The story is interspersed with excerpts from fictional contemporary articles and books, which add flavour and help build the story. They provided a fascinating insight into the sociology of the time and probably has relevance today! Another nice touch I loved were references to real authors and books from our time, viewed by the characters in the book as historical pieces, and a few of those made me chuckle.

I’ve not read anything by David Brin since The Postman when I was in my late teens and I loved that book a lot.  I want to go and read his back-list now because his ‘voice’ is such a powerful one and he has a very clean, clear way of writing that even a pulp fiction junkie like me can understand.

Thought provoking but mind-blowing sci-fi at its very best.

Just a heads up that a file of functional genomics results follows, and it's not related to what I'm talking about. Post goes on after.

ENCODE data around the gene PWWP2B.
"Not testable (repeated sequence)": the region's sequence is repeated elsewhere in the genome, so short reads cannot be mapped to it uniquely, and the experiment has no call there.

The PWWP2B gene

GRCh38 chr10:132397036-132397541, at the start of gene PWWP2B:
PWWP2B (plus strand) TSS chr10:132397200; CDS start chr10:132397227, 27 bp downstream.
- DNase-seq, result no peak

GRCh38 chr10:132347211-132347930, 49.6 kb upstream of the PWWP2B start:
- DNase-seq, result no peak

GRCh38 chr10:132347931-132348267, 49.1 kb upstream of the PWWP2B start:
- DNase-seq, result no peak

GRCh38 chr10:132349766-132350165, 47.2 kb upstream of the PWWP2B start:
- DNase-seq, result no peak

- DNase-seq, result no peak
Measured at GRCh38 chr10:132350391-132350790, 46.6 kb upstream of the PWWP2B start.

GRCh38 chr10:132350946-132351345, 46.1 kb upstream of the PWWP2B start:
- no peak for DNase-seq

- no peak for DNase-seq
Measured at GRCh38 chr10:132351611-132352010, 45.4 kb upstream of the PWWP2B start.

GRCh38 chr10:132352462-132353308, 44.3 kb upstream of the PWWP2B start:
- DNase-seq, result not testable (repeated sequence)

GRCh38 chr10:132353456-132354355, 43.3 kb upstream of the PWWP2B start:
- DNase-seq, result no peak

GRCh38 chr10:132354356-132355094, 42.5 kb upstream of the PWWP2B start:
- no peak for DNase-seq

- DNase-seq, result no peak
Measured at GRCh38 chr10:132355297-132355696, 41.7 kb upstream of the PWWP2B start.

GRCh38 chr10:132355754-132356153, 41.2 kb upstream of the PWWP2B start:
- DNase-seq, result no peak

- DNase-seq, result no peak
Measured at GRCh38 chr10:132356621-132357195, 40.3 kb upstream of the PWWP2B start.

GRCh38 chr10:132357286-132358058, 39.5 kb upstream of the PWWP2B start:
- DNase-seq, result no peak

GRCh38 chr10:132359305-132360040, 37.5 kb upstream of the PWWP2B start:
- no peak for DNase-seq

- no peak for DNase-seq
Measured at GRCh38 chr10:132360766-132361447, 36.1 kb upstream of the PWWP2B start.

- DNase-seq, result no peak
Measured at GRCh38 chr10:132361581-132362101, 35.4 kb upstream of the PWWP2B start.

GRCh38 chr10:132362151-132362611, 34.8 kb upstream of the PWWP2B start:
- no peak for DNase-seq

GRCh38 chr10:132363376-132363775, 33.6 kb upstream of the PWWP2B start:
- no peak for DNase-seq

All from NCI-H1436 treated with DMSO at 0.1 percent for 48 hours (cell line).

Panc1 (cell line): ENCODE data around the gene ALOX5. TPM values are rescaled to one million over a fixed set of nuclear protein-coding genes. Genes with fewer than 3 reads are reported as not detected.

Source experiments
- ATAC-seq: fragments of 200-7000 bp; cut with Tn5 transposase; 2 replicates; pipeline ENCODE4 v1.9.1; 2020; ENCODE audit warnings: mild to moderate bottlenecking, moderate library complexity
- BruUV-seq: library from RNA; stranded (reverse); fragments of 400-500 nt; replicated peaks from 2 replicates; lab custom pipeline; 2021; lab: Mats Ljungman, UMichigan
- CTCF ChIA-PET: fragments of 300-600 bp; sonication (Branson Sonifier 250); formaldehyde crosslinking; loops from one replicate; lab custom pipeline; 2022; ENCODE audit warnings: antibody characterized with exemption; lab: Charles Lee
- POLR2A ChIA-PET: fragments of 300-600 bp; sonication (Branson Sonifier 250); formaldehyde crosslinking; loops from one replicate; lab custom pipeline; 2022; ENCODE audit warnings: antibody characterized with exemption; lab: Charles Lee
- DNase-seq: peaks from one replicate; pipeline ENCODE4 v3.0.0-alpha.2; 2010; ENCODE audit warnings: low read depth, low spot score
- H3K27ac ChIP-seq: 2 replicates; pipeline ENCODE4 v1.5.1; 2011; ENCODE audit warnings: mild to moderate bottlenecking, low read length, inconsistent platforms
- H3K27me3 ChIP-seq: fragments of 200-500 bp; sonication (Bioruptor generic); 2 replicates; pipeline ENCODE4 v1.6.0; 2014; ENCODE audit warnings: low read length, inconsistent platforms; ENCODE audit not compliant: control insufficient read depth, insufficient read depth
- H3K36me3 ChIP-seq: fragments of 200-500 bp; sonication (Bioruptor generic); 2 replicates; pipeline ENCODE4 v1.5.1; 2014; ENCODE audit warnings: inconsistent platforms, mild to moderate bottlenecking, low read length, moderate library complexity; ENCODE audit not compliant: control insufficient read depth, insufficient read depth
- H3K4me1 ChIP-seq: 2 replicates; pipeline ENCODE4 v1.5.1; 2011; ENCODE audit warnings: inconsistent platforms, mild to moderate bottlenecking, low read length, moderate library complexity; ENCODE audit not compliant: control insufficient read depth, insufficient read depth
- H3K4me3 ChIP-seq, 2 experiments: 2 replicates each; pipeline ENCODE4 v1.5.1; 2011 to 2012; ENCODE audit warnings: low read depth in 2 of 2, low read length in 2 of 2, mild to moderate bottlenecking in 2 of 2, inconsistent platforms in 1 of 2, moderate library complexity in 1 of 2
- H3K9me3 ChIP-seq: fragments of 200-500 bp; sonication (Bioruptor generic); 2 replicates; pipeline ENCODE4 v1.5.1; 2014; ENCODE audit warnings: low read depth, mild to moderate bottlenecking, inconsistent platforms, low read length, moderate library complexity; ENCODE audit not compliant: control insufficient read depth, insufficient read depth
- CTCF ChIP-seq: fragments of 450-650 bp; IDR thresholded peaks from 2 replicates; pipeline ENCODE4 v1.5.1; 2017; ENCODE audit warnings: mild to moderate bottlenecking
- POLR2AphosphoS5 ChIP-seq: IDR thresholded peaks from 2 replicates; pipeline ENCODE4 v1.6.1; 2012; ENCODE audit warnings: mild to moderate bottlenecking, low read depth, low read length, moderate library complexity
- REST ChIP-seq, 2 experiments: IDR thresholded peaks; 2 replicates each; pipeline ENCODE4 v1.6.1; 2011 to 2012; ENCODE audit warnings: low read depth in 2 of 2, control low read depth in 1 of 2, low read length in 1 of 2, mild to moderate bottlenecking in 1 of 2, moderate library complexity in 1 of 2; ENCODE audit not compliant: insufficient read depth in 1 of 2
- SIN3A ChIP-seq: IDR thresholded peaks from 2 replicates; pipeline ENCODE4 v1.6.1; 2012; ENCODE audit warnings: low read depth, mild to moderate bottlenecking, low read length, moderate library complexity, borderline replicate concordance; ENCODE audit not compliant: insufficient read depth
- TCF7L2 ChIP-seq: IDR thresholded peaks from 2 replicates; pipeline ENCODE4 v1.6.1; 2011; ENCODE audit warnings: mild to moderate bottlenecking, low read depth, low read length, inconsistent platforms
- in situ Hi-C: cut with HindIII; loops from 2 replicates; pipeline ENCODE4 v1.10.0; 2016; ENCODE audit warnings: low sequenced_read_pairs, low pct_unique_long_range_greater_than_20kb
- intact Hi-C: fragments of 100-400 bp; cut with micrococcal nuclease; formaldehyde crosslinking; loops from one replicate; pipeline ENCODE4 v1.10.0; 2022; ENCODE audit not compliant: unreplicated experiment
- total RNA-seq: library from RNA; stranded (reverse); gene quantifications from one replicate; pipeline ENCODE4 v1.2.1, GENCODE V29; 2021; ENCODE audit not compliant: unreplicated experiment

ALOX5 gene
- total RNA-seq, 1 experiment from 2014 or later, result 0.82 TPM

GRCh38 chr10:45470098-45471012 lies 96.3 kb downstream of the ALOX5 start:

Rating: ★★★★★ 

Book Information
  • Author: David Brin
  • Buy on Kindle (UK)Buy from Amazon (UK)

Jun 082012
 

Born Of Shadows: Number 4 in series (League) In the previous books, I didn’t like Caillen that much, he came across as bratty, annoying and a bit of an arse.  In fact the only member of the Dagan family I liked was Shahara and perhaps only because of her story with Syn in Born of Fire.  The other sisters I just wanted to kick out of an airlock as a waste of space.

So picking up Caillen’s book I was interested to see if Kenyon could change my mind about him and show me who he really is.  All I can say is… wow did she!  I love that she can create and write a character that goes from one of my least favourite to one of the ones I love the most. Her characterisations are nothing short of amazing and the backgrounds she creates really bring her characters to life, in both heart and mind.